Research Area

Measuring Peace

Measuring peace at the global and national level allows us to assess the social, political and economic factors that create peace. Each year the Institute for Economics and Peace produces the Global Peace Index, the world’s leading measure of national peacefulness, ranking 162 countries according to their levels of peace. A series of national peace indices have also been developed to explore the fabric of peace at the subnational level. These include: the Mexico Peace Index, the UK Peace Index and US Peace Index.

Research Area

Economics of Peace

The Institute has developed an innovative methodology to calculate the economic impact of violence to the economy. It does this by calculating 13 different types of violence related spending at the national level, and applying a multiplier effect to account for the lingering influence of violence and fear. There are immediate and obvious examples of the impact of violence to the economy, like hospital fees, or security costs, and there are also more subtle long term impacts, such as a shift to more defensive spending by individuals, businesses and governments.

Research Area

Positive Peace

Peace is much more than the absence of violence. Positive Peace describes the attitudes, structures and institutions that underpin and sustain peaceful societies. The Institute has developed a conceptual framework, known as the Pillars of Peace, that outlines a system of eight factors that work together to build positive peace. Derived from a statistical analysis of over 4,000 datasets, the Pillars of Peace provides a roadmap to overcome adversity and conflict, and to build lasting peace.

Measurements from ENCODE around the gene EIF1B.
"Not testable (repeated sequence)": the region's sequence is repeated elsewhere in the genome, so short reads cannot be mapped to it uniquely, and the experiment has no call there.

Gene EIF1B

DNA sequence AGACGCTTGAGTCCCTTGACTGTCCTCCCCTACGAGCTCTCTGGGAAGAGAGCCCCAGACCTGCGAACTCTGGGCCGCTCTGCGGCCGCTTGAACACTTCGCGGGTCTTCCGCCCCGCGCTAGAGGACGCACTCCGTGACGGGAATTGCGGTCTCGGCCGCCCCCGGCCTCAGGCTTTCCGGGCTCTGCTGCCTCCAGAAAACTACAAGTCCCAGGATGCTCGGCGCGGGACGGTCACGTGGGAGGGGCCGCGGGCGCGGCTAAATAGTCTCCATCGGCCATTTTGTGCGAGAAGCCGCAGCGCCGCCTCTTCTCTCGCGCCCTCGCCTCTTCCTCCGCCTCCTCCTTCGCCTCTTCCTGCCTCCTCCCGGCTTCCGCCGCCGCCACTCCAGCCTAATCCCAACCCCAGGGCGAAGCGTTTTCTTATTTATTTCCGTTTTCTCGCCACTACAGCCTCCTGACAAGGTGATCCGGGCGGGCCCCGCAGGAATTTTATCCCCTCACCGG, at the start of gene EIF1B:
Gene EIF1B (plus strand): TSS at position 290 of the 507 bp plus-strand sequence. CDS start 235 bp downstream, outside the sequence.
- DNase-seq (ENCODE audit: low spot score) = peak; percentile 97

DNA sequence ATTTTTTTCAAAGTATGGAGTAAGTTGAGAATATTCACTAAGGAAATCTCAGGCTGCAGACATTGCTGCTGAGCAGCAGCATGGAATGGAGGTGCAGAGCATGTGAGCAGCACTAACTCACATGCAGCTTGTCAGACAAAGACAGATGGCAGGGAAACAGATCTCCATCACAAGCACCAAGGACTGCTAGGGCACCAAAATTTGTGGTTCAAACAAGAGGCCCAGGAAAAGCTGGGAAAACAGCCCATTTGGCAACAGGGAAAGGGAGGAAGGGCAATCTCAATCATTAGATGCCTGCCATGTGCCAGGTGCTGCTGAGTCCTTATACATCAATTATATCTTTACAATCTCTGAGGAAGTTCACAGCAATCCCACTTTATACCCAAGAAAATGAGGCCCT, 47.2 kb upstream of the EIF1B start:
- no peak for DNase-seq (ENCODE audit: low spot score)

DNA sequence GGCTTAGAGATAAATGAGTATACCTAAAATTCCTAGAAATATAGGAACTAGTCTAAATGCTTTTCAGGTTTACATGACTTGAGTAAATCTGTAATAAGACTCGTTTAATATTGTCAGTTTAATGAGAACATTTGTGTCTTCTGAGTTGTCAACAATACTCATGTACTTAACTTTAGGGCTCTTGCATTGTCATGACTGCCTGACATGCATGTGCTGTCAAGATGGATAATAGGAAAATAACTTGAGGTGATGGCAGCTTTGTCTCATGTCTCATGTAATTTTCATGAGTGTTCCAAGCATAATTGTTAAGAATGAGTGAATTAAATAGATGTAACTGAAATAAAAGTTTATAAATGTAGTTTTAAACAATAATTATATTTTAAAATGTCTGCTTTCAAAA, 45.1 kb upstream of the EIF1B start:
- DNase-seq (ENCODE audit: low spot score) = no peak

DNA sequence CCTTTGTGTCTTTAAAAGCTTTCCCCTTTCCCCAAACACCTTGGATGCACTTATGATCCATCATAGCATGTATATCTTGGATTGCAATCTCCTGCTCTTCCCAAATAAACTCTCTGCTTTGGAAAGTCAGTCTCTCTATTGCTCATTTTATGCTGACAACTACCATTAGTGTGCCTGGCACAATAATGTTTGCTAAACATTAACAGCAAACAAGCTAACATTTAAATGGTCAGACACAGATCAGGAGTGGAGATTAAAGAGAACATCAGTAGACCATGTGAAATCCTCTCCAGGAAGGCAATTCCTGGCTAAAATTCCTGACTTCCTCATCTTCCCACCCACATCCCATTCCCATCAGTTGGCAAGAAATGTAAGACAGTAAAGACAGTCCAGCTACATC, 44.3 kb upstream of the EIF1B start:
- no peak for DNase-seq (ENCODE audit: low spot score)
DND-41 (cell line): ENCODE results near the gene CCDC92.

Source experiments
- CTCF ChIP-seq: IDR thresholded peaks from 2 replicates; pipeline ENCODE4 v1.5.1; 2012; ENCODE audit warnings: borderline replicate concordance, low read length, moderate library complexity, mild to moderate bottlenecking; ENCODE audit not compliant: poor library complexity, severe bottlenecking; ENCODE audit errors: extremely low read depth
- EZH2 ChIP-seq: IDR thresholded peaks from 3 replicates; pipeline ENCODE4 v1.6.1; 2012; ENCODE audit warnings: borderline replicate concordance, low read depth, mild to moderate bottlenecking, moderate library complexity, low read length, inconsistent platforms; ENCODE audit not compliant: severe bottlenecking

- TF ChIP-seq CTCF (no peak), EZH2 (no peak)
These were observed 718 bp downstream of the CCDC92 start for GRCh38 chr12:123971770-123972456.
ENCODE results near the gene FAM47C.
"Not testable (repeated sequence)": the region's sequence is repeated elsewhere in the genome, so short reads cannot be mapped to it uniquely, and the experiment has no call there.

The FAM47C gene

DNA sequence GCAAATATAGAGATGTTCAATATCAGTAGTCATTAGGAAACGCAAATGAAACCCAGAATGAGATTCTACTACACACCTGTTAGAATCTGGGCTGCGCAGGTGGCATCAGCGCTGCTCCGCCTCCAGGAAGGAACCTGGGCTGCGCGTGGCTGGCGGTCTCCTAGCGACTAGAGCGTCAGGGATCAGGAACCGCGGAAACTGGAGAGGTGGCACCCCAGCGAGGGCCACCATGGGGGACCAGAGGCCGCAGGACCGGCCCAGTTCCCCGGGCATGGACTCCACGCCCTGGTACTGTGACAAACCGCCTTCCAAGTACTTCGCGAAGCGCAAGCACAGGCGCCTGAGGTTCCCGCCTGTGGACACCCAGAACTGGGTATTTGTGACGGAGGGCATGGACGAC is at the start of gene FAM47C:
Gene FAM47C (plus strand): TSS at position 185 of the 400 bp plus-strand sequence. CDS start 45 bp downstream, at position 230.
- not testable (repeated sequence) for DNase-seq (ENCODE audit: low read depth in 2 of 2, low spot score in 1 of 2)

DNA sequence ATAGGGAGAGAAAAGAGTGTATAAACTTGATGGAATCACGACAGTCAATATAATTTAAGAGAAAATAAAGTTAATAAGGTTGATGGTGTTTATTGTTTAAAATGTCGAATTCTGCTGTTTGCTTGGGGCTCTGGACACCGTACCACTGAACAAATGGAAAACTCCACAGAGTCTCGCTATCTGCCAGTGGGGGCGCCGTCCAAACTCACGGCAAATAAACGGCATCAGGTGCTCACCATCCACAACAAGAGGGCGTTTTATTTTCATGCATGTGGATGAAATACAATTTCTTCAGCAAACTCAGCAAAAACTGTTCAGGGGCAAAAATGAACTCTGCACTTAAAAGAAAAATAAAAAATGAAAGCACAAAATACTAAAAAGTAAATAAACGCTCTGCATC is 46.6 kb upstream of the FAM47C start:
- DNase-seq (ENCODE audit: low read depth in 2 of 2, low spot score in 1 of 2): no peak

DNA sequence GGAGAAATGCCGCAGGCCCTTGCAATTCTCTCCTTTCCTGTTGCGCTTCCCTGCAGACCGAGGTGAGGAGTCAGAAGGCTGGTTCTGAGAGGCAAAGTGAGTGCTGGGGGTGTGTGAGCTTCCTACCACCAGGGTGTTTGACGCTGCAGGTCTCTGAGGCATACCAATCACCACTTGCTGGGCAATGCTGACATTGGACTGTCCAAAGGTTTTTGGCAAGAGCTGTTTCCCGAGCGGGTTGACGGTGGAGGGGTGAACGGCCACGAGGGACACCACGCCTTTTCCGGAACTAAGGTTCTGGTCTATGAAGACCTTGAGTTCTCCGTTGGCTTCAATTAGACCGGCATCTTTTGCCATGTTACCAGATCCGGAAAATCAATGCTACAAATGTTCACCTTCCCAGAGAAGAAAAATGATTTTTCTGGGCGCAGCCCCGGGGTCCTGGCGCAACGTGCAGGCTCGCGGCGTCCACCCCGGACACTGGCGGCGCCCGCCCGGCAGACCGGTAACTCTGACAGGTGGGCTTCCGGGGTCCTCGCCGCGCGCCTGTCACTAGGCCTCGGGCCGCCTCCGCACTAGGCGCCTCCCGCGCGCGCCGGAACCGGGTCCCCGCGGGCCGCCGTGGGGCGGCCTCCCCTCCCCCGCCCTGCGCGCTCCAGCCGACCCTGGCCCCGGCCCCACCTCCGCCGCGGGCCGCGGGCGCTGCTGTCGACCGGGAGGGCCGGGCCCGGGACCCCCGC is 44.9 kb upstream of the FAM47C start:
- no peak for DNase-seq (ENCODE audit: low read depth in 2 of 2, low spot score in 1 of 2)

Research Area

Understanding Risk

Using data collected since 1996, the Institute has developed a new methodology to identify countries at risk of falling into instability and violence. The risk model allows a deep understanding of the resilience of nations towards internal and external shocks and can be used for forecasting risk and opportunity. Learn more about countries at risk in the 2014 Global Peace Index Report.